Add to all the above our tendency to further look for confirming evidences and we have things so strong that they are most often recalled by our brains during the decision making process.

Some of you might be wondering, “Yes, wonderful, very elegant all this is, but can we please switch to investing and stocks? If you haven’t noticed, this site is called Safal ‘Niveshak’!” 🙂

Well, here it is.

Availability bias and investing
First, let’s understand how an investors ‘suffers’ because of this ‘When-I-am-not-near-the-girl-I-love, I-love-the-girl-I-am-near’ fallacy and then see what can be done to avoid it.

The most common behaviour is observed in the panic/euphoric markets. A recent event causing a sudden reaction in the markets, like a terrorist attack causing a crash are the example of this bias.

At times like these, it is imperative for investors to take themselves mentally away from the scene and think objectively as to why the value should be affected.

We all know that value is affected only by two variables – (1) Cash flows and (2) Interest rates.

If there is no reason for these two to change, there is no reason for prices to change. These markets create opportunities for rational investors. Another way this bias affect us is during the evaluation of business prospect. We have a natural tendency to give too much importance to the current or past few quarters.

The reason is simple, the experience of those quarters is very recent and it’s easy for us to recall that straight away. Combine this with the vividness provided by business channels and experts telling you day in and day out what’s great or bad about the company and that makes you overoptimistic or over-pessimistic about the prospects.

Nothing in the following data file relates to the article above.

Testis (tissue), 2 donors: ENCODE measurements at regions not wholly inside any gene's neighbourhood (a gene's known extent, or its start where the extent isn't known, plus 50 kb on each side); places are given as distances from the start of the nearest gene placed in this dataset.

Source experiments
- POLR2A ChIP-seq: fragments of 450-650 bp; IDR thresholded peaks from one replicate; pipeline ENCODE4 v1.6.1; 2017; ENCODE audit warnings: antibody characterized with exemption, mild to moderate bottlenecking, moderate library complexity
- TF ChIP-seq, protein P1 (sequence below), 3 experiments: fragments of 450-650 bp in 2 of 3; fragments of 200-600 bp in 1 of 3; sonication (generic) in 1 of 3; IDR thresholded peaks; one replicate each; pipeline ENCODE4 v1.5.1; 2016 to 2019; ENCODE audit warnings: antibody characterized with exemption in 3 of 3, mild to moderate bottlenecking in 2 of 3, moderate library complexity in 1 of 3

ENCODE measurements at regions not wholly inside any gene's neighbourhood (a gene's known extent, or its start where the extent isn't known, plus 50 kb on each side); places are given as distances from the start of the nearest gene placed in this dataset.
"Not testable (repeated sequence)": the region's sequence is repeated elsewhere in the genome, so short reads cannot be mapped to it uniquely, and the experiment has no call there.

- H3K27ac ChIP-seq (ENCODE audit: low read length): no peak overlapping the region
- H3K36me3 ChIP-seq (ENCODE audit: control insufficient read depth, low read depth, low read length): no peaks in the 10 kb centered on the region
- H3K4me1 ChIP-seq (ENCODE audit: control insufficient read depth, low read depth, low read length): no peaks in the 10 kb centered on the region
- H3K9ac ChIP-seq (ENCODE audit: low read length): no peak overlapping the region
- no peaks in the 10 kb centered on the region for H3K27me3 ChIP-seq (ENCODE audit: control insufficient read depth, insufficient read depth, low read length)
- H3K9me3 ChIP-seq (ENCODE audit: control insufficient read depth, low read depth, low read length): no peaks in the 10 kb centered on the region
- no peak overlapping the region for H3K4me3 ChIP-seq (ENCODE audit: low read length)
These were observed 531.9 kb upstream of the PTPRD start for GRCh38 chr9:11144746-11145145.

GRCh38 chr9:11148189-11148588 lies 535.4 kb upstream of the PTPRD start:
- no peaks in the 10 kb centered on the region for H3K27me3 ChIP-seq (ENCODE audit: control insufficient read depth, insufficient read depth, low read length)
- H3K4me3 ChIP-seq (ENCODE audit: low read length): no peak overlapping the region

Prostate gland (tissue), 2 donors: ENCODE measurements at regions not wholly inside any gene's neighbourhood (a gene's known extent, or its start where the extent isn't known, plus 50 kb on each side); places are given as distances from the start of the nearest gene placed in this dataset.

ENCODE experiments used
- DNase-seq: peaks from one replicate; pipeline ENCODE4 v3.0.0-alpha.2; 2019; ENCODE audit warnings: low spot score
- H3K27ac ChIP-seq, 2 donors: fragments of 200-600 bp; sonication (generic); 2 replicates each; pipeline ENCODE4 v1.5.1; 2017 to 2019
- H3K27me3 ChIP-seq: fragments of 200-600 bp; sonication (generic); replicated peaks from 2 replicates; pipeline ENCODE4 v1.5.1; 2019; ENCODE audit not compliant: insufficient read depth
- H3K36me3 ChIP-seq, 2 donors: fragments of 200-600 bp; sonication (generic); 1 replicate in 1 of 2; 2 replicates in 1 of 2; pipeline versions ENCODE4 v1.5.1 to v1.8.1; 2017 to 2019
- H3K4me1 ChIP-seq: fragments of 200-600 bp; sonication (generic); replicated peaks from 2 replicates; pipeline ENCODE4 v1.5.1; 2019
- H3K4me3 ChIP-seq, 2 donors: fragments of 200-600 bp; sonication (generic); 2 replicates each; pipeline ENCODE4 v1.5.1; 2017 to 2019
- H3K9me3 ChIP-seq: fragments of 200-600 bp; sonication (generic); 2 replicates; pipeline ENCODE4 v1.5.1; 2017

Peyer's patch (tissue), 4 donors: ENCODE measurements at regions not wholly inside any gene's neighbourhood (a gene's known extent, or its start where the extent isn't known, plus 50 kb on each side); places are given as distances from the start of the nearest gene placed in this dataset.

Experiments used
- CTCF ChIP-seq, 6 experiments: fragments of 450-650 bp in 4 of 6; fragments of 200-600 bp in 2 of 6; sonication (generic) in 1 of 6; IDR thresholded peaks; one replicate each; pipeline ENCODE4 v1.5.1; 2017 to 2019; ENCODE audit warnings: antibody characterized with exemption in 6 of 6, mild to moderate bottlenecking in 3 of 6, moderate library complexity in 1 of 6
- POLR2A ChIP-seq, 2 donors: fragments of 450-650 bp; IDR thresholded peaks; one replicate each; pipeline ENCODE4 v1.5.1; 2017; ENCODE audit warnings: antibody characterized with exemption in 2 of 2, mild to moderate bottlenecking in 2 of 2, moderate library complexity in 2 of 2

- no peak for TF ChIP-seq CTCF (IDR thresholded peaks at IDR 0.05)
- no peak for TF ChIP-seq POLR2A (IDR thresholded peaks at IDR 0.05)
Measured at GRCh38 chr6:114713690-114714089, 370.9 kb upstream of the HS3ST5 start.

Even the contrarian in you sometimes may feel overwhelmed and succumb to “they must know something I don’t” syndrome.

This can be avoided by taking a longer operating history of the business while evaluating it. Almost every prominent investor has emphasized this fact. Look for a long operating history preferably 10 years or more. In a lot many Indian companies, 10 years history may not be available, but take as much as you can and then evaluate the business.

Important: I am not asking you to ignore the recent quarters. The aberration in recent quarter results may or may not be just aberrations.

Structural changes are also very subtle. But the idea is to look the picture from both far off (10 years) and close (recent quarters) without over-emphasizing any view.

Another way in which availability bias impacts investors is the tendency to give too much importance to an idea (let’s take a stock idea for e.g.), the moment it strikes to us.

The sources of the idea may differ. You may have heard about a company from an intelligent friend or a known stock picker or worse, a TV stock expert and you work on it and you agree with the prospect.